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Drawing the Rynerson red line: A new method to identify gland diseases

News
Article
Optometry Times JournalApril digital edition 2024
Volume 16
Issue 04

Evaluating and managing lid margin disease and meibomian gland dysfunction.

Physician examining ocular glands in patient with qtip Image Credit: AdobeStock/Satjawat

Image Credit: AdobeStock/Satjawat

Because I have 2 lid margin products commercially available, I take great interest in my professional friends and colleagues who develop tools and instruments to make the diagnosis and management of lid margin disease, dry eye disease (DED), and meibomian gland dysfunction more efficient and patient friendly. These gizmos and gadgets include but are not limited to eyelid cleaning tools and solutions, meibomian gland imagers and gland expressors, a variety of eyelid warming and hydration masks, eyelid flippers and specialty forceps, lid margin debriders, and lid/eyelash margin viewers.1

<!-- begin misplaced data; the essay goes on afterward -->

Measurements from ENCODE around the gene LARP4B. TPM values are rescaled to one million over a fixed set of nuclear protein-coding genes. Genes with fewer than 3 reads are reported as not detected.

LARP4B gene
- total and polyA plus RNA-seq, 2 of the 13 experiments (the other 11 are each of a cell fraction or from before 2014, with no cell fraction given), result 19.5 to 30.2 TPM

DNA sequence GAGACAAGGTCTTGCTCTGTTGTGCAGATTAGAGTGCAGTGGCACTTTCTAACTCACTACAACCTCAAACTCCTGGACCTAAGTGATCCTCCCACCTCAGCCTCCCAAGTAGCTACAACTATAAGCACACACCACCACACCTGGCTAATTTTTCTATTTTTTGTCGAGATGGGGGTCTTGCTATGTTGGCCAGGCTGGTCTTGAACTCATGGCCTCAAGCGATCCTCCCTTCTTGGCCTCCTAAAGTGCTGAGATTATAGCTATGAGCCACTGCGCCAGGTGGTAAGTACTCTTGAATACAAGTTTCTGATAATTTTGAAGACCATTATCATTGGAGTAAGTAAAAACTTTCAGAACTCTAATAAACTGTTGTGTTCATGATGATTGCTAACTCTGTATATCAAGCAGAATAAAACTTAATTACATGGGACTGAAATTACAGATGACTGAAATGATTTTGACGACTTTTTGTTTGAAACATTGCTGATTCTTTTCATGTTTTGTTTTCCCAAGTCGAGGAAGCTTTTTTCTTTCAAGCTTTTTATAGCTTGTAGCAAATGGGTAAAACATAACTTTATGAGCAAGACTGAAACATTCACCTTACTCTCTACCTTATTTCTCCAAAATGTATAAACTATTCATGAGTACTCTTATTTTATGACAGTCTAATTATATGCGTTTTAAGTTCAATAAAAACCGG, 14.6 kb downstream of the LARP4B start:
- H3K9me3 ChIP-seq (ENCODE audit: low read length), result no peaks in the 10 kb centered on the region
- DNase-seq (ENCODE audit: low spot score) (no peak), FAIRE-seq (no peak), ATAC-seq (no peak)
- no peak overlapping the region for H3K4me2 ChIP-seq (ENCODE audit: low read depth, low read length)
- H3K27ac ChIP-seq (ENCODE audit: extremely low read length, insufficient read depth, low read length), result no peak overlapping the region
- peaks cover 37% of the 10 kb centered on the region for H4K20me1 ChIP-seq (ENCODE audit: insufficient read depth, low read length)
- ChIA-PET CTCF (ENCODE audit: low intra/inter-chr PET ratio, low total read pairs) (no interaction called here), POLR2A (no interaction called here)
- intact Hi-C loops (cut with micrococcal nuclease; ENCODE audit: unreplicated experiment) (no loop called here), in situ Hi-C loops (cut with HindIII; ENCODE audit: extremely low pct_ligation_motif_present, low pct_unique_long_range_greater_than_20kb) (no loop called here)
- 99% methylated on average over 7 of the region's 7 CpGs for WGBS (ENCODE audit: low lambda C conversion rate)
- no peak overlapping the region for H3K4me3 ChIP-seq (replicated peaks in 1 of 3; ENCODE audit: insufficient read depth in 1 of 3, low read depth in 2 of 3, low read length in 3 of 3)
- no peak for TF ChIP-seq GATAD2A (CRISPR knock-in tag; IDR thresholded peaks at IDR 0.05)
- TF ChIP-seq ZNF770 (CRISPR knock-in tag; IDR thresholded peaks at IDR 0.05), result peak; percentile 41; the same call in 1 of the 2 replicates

James Rynerson, MD, coauthor of the theory of dry eye blepharitis syndrome (DEBS) published in Clinical Ophthalmology in 2016, is an expert and keen observer in DED.1 The DEBS theory details how biofilm along the margin and within the structures of the eyelid precipitates chronic inflammation that slowly damages the lash follicles, meibomian glands, and (much later) the lacrimal glands, leading to what is referred to as DED or lid margin disease. A bacterial biofilm is a complex community of microorganisms, primarily bacteria, that adhere to surfaces and are embedded within a self-produced matrix of extracellular polymeric substances. The biofilm matrix consists of polysaccharides, proteins, DNA, and other molecules, creating a protective environment for the bacterial community. This protection allows bacteria to produce toxins that elicit a cycling inflammatory response.2